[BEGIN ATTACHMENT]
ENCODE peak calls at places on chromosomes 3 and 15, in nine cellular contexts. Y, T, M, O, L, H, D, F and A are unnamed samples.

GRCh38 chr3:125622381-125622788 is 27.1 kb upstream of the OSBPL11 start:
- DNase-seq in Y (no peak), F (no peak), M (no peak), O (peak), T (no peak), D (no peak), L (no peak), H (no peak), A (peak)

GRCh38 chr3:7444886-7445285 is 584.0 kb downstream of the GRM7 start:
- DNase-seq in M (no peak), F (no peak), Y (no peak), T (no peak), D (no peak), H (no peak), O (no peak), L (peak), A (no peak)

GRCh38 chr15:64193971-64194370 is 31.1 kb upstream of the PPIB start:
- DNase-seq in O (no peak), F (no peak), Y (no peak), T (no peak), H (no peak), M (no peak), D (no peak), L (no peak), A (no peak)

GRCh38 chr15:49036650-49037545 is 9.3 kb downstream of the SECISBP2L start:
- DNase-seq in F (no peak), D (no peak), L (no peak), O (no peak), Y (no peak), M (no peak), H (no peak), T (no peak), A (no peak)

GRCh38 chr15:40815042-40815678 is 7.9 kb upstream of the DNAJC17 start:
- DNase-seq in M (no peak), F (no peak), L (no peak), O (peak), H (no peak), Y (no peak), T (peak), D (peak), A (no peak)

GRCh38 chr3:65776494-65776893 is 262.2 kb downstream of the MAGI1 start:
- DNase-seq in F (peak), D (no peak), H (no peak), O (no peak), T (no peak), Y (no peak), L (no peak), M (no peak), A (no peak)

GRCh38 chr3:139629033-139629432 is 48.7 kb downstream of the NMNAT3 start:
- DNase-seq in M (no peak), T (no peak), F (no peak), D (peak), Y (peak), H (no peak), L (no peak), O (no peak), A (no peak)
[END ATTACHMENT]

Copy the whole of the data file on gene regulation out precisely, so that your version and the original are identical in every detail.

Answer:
ENCODE peak calls at places on chromosomes 3 and 15, in nine cellular contexts. Y, T, M, O, L, H, D, F and A are unnamed samples.

GRCh38 chr3:125622381-125622788 is 27.1 kb upstream of the OSBPL11 start:
- DNase-seq in Y (no peak), F (no peak), M (no peak), O (peak), T (no peak), D (no peak), L (no peak), H (no peak), A (peak)

GRCh38 chr3:7444886-7445285 is 584.0 kb downstream of the GRM7 start:
- DNase-seq in M (no peak), F (no peak), Y (no peak), T (no peak), D (no peak), H (no peak), O (no peak), L (peak), A (no peak)

GRCh38 chr15:64193971-64194370 is 31.1 kb upstream of the PPIB start:
- DNase-seq in O (no peak), F (no peak), Y (no peak), T (no peak), H (no peak), M (no peak), D (no peak), L (no peak), A (no peak)

GRCh38 chr15:49036650-49037545 is 9.3 kb downstream of the SECISBP2L start:
- DNase-seq in F (no peak), D (no peak), L (no peak), O (no peak), Y (no peak), M (no peak), H (no peak), T (no peak), A (no peak)

GRCh38 chr15:40815042-40815678 is 7.9 kb upstream of the DNAJC17 start:
- DNase-seq in M (no peak), F (no peak), L (no peak), O (peak), H (no peak), Y (no peak), T (peak), D (peak), A (no peak)

GRCh38 chr3:65776494-65776893 is 262.2 kb downstream of the MAGI1 start:
- DNase-seq in F (peak), D (no peak), H (no peak), O (no peak), T (no peak), Y (no peak), L (no peak), M (no peak), A (no peak)

GRCh38 chr3:139629033-139629432 is 48.7 kb downstream of the NMNAT3 start:
- DNase-seq in M (no peak), T (no peak), F (no peak), D (peak), Y (peak), H (no peak), L (no peak), O (no peak), A (no peak)